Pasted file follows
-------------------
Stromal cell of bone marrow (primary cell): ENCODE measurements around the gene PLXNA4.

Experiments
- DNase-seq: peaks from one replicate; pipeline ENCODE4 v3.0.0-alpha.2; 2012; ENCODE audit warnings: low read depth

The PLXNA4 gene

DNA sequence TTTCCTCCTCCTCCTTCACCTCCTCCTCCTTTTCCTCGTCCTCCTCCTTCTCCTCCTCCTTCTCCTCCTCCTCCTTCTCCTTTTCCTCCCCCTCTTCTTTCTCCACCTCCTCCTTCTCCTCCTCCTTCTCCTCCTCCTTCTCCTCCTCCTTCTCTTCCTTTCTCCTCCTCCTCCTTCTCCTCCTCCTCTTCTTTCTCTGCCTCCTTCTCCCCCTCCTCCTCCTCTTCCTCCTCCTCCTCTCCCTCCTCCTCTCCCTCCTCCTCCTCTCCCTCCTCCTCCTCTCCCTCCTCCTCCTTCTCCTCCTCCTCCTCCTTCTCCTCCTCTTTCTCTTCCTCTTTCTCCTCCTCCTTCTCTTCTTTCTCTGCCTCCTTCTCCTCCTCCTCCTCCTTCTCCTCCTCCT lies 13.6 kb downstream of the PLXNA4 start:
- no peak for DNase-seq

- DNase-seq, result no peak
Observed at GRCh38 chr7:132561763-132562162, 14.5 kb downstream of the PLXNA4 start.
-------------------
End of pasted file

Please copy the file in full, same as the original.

Stromal cell of bone marrow (primary cell): ENCODE measurements around the gene PLXNA4.

Experiments
- DNase-seq: peaks from one replicate; pipeline ENCODE4 v3.0.0-alpha.2; 2012; ENCODE audit warnings: low read depth

The PLXNA4 gene

DNA sequence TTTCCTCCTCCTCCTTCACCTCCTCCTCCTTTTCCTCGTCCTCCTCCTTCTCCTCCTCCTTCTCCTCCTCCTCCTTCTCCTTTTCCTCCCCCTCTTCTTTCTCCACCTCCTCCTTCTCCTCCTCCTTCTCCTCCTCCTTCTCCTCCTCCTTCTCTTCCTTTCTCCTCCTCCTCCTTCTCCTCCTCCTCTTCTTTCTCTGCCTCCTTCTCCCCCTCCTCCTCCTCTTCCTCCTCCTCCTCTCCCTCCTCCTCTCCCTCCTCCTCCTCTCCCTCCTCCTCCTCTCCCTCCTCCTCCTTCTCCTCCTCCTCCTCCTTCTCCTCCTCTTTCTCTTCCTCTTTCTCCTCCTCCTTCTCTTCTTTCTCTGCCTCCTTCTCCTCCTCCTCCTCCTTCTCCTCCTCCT lies 13.6 kb downstream of the PLXNA4 start:
- no peak for DNase-seq

- DNase-seq, result no peak
Observed at GRCh38 chr7:132561763-132562162, 14.5 kb downstream of the PLXNA4 start.